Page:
News Release Archive

A comprehensive and integrated program to teach children and
adolescents about the risks of tobacco use is being introduced to
teachers across the province this month.

The program is a supplement for use with the Nova Scotia
Department of Education and Culture's health curriculum in the
early years, and the personal development and relationships
curriculum for junior high. The program is divided into three
targeted sections - one for grades primary to three, one for
grades four to six and one for grades seven to nine.

Teachers attending professional development seminars this month
will be in-serviced by the Tobacco Control Unit of the Department
of Health. The program was developed by Drug Dependency in
partnership with the Department of Education and Culture,
curriculum specialists across the province, teachers and

The teachers will be encouraged to share the information with
their colleagues when they return to their home schools to help
ensure the maximum number of children can benefit from the

"From a very young age children should be encouraged to
appreciate clean air, good health and the strength and vitality
that comes with being a non-smoker," said Health Minister Ron
Stewart. "Smoking is the number one cause of preventable illness.
The program aims to help children and adolescents make
responsible choices by building greater awareness and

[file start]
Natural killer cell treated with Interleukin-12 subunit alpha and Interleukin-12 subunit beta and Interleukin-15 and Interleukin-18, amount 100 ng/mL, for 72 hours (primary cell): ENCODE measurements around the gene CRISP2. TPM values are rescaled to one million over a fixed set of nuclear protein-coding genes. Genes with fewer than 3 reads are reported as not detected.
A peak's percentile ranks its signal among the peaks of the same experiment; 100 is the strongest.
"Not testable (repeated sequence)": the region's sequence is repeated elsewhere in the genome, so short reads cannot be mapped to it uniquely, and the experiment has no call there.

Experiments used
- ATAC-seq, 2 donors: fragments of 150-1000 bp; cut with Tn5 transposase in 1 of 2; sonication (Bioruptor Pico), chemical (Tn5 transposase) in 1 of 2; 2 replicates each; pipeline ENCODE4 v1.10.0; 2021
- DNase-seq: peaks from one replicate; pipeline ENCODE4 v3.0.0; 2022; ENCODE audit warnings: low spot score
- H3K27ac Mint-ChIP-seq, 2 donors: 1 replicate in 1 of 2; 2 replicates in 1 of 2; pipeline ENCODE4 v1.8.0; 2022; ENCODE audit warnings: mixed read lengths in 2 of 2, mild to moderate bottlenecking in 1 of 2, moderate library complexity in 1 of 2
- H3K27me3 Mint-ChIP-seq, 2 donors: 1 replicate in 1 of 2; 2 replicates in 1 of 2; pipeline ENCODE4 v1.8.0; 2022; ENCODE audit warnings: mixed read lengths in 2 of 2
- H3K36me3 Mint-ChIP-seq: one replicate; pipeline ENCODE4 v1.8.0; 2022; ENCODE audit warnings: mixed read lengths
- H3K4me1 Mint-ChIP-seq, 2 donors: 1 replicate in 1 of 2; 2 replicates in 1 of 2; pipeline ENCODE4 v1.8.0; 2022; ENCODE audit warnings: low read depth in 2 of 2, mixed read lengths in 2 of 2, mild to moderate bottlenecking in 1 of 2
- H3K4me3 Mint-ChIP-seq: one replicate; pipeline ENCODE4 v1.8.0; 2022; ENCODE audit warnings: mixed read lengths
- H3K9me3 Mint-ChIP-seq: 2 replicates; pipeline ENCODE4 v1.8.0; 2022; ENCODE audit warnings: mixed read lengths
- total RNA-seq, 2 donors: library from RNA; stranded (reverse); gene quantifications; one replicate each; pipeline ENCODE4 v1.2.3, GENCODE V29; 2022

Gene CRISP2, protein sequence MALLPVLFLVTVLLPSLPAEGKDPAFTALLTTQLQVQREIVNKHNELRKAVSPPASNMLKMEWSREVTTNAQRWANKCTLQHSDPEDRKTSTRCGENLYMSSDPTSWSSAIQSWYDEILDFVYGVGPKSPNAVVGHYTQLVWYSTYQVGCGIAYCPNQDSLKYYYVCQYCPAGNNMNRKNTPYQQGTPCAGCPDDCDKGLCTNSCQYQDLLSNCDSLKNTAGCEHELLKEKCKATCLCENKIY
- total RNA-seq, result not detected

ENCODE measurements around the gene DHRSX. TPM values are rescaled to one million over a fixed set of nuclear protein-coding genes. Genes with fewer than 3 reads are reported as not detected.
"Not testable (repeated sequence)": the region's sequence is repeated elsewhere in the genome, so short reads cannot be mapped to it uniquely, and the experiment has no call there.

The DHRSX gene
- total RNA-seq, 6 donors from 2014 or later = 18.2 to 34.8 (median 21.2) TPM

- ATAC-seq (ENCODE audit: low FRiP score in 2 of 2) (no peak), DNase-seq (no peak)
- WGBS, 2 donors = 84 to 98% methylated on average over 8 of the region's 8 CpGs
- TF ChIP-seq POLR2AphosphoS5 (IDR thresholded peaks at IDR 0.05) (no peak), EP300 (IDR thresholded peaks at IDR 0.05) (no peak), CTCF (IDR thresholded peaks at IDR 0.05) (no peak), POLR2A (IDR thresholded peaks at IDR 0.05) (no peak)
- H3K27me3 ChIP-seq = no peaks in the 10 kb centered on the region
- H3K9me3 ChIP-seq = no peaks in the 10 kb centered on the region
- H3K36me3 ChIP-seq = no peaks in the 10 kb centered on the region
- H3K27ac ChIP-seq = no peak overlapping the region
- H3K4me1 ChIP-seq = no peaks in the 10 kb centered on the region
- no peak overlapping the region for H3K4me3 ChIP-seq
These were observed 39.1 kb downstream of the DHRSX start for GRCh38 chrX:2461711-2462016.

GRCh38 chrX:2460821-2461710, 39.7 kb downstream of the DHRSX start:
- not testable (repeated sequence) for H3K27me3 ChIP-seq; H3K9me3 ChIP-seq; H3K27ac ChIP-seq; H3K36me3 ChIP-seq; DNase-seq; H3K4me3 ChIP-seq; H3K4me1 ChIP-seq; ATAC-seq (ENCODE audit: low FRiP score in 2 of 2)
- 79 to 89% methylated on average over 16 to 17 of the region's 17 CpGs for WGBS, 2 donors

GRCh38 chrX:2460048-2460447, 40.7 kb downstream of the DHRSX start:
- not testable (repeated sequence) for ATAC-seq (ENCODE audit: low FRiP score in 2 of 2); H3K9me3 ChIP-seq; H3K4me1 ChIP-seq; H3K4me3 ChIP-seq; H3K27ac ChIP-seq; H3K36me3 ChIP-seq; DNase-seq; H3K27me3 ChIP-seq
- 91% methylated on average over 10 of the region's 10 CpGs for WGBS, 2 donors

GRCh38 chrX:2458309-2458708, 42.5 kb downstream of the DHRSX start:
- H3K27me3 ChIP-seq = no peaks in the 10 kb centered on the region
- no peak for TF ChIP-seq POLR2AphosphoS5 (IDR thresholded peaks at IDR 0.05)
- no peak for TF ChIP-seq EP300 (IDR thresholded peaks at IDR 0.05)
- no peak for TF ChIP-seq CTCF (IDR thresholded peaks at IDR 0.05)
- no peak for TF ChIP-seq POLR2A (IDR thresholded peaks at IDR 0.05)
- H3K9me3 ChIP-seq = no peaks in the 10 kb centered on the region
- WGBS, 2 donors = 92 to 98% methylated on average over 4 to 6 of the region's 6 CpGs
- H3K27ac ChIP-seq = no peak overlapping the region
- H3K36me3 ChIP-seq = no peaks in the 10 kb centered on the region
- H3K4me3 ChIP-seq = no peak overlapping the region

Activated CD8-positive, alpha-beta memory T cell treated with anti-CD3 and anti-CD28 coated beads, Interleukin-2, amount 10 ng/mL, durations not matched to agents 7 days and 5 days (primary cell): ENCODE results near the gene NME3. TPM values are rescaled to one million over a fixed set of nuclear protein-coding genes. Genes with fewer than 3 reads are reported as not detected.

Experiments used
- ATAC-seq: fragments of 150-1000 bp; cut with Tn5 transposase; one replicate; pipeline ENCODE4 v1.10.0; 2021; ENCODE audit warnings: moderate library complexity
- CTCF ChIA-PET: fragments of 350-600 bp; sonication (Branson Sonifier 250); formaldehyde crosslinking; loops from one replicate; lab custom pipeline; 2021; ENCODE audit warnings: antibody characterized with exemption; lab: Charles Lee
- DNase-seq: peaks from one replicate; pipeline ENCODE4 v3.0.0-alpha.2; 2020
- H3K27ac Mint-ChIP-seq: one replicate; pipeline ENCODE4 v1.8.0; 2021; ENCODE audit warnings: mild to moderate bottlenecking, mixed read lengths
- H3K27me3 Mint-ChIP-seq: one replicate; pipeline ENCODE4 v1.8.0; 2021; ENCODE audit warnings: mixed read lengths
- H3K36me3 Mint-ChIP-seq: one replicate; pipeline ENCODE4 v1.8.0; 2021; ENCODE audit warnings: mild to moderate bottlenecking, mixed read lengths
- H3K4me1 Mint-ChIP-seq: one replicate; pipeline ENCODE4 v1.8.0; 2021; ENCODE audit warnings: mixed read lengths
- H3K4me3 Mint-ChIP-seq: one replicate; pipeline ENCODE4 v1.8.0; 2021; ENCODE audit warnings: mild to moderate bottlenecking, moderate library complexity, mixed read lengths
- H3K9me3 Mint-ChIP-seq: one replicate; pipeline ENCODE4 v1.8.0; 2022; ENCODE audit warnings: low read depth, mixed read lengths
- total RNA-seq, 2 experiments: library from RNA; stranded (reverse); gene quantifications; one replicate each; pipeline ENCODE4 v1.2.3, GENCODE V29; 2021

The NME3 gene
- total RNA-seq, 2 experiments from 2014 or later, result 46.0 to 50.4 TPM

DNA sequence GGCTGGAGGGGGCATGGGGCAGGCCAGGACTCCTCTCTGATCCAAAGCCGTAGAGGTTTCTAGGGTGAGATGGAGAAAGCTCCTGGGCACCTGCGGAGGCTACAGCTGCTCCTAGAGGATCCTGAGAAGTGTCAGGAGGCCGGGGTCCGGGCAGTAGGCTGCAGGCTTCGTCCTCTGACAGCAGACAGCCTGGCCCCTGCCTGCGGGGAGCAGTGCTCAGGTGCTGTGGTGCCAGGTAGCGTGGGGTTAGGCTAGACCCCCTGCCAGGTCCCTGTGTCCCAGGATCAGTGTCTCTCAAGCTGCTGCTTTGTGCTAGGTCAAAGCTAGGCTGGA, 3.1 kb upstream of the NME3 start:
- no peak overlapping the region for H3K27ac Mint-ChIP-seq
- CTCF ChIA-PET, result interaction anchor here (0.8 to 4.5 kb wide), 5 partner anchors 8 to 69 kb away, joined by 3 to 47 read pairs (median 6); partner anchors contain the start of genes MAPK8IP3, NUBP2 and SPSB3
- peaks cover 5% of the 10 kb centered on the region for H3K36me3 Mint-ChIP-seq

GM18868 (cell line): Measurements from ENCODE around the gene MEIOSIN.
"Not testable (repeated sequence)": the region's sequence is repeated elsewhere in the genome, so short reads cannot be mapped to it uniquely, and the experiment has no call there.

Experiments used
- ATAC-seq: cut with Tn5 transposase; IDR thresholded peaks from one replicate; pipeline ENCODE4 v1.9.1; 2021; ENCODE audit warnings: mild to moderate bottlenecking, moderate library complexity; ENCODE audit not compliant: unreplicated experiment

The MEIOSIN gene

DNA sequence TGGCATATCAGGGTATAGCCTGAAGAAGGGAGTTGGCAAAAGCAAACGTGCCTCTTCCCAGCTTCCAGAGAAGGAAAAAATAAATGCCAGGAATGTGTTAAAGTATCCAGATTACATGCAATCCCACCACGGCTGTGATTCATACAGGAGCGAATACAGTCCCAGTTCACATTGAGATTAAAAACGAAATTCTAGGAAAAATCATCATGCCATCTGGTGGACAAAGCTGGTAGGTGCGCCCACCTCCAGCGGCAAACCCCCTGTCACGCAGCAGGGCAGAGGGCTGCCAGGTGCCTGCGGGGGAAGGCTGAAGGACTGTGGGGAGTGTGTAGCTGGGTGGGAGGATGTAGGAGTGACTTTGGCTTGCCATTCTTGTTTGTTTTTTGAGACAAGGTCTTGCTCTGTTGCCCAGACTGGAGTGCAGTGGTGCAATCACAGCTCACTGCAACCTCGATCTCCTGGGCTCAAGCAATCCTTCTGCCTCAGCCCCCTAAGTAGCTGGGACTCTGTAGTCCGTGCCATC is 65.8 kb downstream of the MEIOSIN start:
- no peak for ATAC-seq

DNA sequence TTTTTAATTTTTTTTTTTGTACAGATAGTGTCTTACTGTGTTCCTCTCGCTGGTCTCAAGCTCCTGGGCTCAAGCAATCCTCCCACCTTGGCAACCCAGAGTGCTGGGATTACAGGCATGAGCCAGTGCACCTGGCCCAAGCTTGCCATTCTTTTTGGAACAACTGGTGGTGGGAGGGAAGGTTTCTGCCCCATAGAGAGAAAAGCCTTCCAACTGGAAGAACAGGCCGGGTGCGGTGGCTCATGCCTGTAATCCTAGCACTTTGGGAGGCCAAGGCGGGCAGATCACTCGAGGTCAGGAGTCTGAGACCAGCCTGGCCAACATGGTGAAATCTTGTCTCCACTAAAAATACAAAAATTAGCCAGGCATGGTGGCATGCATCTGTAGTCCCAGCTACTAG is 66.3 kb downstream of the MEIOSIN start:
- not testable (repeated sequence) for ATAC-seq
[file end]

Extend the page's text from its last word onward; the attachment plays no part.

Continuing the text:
understanding with each school year."

The program includes ideas for classroom discussion, role-playing
and problem solving. In the early grades, the focus is on the
benefits of a healthy, active and smoke-free lifestyle. In the
later grades, particularly the transition years between
elementary and junior high schools, the emphasis shifts to give
the students the skills and information they need to make good
health decisions.

"Helping students to develop a healthy lifestyle is a priority in
Nova Scotia schools," said Education and Culture Minister John
MacEachern. "I am pleased that our two departments worked
together to develop curriculum that will help students to make
responsible health decisions."

In Nova Scotia, research shows that girls try tobacco for the
first time at approximately 12 years of age. For boys, the age is
11 years. But statistics also show few people start smoking after
the age of 19. Also, if children and adolescents don't use
tobacco products during their school years, they will likely
remain smoke-free for life.


NOTE TO EDITORS: A sample of the materials is available by
contacting Lori MacLean.

Contact: Lori MacLean  902-424-5025

         Lisa Bugden   902-424-2795

trp                     May 23, 1996 - 1:05 p.m.